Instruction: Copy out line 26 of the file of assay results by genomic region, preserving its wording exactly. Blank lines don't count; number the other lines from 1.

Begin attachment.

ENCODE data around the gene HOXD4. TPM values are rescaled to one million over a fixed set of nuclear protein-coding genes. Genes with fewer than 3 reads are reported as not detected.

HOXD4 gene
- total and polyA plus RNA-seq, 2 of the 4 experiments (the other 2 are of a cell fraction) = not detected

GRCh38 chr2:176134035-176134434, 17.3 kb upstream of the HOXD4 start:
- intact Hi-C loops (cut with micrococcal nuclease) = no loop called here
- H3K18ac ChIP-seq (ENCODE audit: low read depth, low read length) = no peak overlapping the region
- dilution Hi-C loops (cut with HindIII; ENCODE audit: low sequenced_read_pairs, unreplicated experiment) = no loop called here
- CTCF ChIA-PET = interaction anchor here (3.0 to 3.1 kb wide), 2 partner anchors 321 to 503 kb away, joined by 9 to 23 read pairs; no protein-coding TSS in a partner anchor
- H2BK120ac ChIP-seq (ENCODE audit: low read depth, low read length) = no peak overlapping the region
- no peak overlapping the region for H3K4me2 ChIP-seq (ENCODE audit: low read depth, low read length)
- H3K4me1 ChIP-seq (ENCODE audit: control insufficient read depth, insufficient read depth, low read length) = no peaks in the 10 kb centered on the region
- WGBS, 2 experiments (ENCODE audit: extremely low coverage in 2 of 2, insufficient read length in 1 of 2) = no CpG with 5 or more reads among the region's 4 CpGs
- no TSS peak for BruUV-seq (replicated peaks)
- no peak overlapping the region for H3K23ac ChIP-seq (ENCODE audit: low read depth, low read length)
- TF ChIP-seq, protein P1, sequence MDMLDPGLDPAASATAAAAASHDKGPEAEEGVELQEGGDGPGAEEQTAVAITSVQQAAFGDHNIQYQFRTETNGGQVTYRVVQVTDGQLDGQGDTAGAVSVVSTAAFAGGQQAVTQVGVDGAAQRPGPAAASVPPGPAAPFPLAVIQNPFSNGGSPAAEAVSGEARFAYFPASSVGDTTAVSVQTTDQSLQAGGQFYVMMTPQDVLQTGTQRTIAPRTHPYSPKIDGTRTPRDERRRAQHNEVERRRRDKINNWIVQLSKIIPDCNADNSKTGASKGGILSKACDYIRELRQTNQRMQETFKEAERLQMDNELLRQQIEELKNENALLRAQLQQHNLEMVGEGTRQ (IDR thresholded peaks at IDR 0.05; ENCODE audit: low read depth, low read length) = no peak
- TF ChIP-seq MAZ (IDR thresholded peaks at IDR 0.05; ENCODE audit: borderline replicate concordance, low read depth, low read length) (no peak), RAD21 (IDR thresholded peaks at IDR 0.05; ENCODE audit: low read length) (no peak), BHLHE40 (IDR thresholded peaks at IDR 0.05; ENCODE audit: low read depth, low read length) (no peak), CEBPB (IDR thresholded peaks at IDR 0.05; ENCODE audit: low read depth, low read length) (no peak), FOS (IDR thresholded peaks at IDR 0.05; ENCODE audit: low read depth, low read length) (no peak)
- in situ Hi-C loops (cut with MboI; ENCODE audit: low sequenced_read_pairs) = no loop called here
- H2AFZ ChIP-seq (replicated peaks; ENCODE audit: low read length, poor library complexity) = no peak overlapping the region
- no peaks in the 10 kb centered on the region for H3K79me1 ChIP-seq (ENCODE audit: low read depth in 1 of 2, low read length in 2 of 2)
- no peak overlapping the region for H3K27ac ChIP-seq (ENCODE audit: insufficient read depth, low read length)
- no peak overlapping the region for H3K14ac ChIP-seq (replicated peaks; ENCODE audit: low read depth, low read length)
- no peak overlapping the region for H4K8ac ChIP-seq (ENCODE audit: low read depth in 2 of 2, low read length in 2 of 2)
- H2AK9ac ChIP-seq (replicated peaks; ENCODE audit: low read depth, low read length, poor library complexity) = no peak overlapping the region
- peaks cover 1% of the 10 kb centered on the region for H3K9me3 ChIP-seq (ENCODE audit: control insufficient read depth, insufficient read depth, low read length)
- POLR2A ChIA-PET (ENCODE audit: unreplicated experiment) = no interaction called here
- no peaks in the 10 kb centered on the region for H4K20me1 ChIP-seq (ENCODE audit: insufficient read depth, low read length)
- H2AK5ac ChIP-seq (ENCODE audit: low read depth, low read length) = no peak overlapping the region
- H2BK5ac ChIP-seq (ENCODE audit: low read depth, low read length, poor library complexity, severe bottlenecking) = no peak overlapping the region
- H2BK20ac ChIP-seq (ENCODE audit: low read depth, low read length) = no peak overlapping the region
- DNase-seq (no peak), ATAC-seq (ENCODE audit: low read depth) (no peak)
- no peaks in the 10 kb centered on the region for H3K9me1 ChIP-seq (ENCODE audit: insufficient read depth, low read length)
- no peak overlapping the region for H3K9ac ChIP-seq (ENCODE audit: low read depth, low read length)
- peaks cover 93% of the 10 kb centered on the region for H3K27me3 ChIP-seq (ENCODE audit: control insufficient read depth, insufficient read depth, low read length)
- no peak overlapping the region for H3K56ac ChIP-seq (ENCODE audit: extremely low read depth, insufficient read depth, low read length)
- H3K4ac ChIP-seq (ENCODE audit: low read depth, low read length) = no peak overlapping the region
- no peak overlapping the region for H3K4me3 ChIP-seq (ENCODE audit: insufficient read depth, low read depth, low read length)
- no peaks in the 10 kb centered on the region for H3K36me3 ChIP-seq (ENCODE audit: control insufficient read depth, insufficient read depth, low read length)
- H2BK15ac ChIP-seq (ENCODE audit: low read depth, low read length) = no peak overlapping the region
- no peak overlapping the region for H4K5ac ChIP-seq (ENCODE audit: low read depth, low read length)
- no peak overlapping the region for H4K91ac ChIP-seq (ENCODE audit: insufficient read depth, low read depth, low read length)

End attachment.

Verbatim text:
- no peaks in the 10 kb centered on the region for H4K20me1 ChIP-seq (ENCODE audit: insufficient read depth, low read length)